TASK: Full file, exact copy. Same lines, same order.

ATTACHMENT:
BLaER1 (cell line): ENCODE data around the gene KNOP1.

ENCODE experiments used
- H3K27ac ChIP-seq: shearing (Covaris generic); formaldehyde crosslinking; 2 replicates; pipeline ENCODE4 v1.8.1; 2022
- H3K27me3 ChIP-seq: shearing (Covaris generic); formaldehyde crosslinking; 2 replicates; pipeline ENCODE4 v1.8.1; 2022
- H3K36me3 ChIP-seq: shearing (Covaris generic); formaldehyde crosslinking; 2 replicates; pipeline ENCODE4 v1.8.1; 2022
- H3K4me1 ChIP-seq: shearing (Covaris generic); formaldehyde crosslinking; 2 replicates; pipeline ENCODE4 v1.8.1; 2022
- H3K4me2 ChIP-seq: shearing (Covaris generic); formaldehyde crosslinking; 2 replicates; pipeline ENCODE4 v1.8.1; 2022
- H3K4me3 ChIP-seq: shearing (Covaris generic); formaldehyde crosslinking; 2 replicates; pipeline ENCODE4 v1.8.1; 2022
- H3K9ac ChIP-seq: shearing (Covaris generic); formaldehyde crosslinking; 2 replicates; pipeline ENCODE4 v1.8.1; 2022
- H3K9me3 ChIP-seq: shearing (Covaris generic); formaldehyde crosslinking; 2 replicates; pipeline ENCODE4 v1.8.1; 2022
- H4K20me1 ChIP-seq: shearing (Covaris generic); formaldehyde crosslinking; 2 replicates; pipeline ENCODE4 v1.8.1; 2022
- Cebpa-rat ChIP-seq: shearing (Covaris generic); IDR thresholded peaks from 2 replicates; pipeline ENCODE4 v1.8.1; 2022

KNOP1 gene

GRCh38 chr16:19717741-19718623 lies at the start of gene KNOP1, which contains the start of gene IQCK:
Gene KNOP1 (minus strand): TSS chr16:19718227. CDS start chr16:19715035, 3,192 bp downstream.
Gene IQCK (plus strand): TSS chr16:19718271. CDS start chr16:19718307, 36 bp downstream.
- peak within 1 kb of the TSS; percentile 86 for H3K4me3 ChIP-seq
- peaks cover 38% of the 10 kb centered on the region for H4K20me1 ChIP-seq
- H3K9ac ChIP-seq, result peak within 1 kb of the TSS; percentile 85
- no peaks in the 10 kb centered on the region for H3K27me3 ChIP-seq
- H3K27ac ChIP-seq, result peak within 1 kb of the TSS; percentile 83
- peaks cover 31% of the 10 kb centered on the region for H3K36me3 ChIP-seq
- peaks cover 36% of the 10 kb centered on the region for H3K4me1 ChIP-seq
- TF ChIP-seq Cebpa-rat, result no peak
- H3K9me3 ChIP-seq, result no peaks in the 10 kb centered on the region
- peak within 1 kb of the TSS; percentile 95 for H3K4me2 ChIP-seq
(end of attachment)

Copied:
BLaER1 (cell line): ENCODE data around the gene KNOP1.

ENCODE experiments used
- H3K27ac ChIP-seq: shearing (Covaris generic); formaldehyde crosslinking; 2 replicates; pipeline ENCODE4 v1.8.1; 2022
- H3K27me3 ChIP-seq: shearing (Covaris generic); formaldehyde crosslinking; 2 replicates; pipeline ENCODE4 v1.8.1; 2022
- H3K36me3 ChIP-seq: shearing (Covaris generic); formaldehyde crosslinking; 2 replicates; pipeline ENCODE4 v1.8.1; 2022
- H3K4me1 ChIP-seq: shearing (Covaris generic); formaldehyde crosslinking; 2 replicates; pipeline ENCODE4 v1.8.1; 2022
- H3K4me2 ChIP-seq: shearing (Covaris generic); formaldehyde crosslinking; 2 replicates; pipeline ENCODE4 v1.8.1; 2022
- H3K4me3 ChIP-seq: shearing (Covaris generic); formaldehyde crosslinking; 2 replicates; pipeline ENCODE4 v1.8.1; 2022
- H3K9ac ChIP-seq: shearing (Covaris generic); formaldehyde crosslinking; 2 replicates; pipeline ENCODE4 v1.8.1; 2022
- H3K9me3 ChIP-seq: shearing (Covaris generic); formaldehyde crosslinking; 2 replicates; pipeline ENCODE4 v1.8.1; 2022
- H4K20me1 ChIP-seq: shearing (Covaris generic); formaldehyde crosslinking; 2 replicates; pipeline ENCODE4 v1.8.1; 2022
- Cebpa-rat ChIP-seq: shearing (Covaris generic); IDR thresholded peaks from 2 replicates; pipeline ENCODE4 v1.8.1; 2022

KNOP1 gene

GRCh38 chr16:19717741-19718623 lies at the start of gene KNOP1, which contains the start of gene IQCK:
Gene KNOP1 (minus strand): TSS chr16:19718227. CDS start chr16:19715035, 3,192 bp downstream.
Gene IQCK (plus strand): TSS chr16:19718271. CDS start chr16:19718307, 36 bp downstream.
- peak within 1 kb of the TSS; percentile 86 for H3K4me3 ChIP-seq
- peaks cover 38% of the 10 kb centered on the region for H4K20me1 ChIP-seq
- H3K9ac ChIP-seq, result peak within 1 kb of the TSS; percentile 85
- no peaks in the 10 kb centered on the region for H3K27me3 ChIP-seq
- H3K27ac ChIP-seq, result peak within 1 kb of the TSS; percentile 83
- peaks cover 31% of the 10 kb centered on the region for H3K36me3 ChIP-seq
- peaks cover 36% of the 10 kb centered on the region for H3K4me1 ChIP-seq
- TF ChIP-seq Cebpa-rat, result no peak
- H3K9me3 ChIP-seq, result no peaks in the 10 kb centered on the region
- peak within 1 kb of the TSS; percentile 95 for H3K4me2 ChIP-seq